There are a few more differences between a REIT and a property fund but when it comes to dividend income, a REIT must distribute 90% of its tax-exempt income profits to shareholders. If income has been derived from investment in another REIT then 100% must be distributed.
In times of market stress, open-ended property funds have been known to suspend dealing, while they try to sell enough of their portfolio to meet demand for redemptions. This potential lack of liquidity is one big reason investors have explored investing in commercial property through an exchange-traded instrument like a REIT.
None of this is a recommendation to dive into property funds, nor to avoid them. Just a warning to check what's under the bonnet and make sure it suits you before you decide on an investment.
You can also have a look at the so-called dividend aristocrats who prize maintaining their dividends over almost everything.
Thankfully, there are exchange-traded funds (ETFs) that keep tabs on these types of stocks for you.
Examples here include the SPDR S&P US Dividend Aristocrats ETF, which tracks the 60 highest-yielding US stocks with 25 consecutive years of growing dividends, and the SPDR S&P UK Dividend Aristocrats ETF, which follows the performance of the best UK dividend stocks.
And have a look at the investment trusts in the dividend hero brigade. These are portfolios with the fund managers at the helm, searching the globe for growth and income opportunities.
A key highlight of trusts is their ability to put 15% of their income to one side in a year, so they can bolster payments to investors when dividend income suddenly becomes hard to find.
How to invest for income in your ISA
If you’ve considered the investment risks and weighed them up against the potential benefits of investing in dividend stocks, here’s a straightforward step-by-step guide explaining how to invest:
- Compare brokerage accounts to decide which one best suits your investing platform needs. Our investment fees calculator will help you understand the charges you could face.
- Open a stocks and shares investment account with your broker of choice. Make sure whatever platform you choose has the range of investments and investment products you need. You might want to factor in tax efficiencies and your time horizon, and consider whether a GIA, stocks and shares ISA or SIPP could help. Once you’ve decided, make your first deposit.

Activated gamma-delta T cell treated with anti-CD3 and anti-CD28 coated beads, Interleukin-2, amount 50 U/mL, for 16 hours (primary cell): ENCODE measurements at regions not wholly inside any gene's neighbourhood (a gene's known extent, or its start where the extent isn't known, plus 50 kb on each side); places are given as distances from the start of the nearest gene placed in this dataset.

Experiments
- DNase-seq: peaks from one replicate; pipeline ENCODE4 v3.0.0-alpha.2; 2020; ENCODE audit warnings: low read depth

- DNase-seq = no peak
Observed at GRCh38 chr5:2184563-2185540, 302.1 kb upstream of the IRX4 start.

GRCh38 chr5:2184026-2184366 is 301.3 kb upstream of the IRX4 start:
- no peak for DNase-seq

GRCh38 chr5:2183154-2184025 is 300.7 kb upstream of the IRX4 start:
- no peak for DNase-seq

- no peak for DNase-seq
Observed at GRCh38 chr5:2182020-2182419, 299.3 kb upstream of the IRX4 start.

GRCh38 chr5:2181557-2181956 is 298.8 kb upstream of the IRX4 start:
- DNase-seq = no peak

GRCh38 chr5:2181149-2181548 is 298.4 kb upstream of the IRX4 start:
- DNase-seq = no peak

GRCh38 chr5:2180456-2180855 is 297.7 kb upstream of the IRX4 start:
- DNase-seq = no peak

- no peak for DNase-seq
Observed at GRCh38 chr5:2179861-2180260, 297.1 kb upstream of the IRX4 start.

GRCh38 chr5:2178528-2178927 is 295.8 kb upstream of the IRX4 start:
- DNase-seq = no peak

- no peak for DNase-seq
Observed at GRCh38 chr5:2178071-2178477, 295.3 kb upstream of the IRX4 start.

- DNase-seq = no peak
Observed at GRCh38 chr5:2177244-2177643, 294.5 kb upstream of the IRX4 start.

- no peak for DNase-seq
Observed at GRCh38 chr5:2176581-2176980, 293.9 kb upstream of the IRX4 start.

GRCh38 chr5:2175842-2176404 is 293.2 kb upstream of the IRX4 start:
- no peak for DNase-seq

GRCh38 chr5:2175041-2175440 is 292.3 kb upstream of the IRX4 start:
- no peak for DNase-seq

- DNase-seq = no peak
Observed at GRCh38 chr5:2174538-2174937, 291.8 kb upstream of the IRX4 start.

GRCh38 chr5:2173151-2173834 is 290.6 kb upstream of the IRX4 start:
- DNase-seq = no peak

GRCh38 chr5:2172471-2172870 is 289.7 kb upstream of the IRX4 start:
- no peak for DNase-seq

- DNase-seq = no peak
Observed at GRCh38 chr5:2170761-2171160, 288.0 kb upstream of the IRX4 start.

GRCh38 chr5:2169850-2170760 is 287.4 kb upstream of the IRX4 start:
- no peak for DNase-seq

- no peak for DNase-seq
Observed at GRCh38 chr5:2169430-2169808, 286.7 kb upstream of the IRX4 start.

- Research the type of dividend stocks, dividend ETFs or investment trusts you want to invest in. Remember to have an eye on the current yield as well as any indication of future income stability. If there's a big difference between a dazzling headline yield and the actual annual income a trust or stock pays out, it could be a red flag. Unreliable sources of income will only cause worry and stress if you're relying on them, like those investing for retirement income.
- Make sure the mutual funds or individual shares fit in with your overall investment strategy, portfolio diversification, personal risk profile, and that the rest of your finances are in a healthy position.
- Select how much you would like to invest. Think about your portfolio and how you want to balance it between different positions, how much you can invest, and the frequency of investments to help figure out how big or small a holding you want.
Check more investment content:
Protect your investments from UK tax with tax-efficient investing accounts like a stocks and shares ISA or a SIPP account. Check out the ins and outs of both accounts before opening one. Take a look at what is a stocks and shares ISA and our SIPP guide. We summed up the key differences in our SIPP vs ISA guide.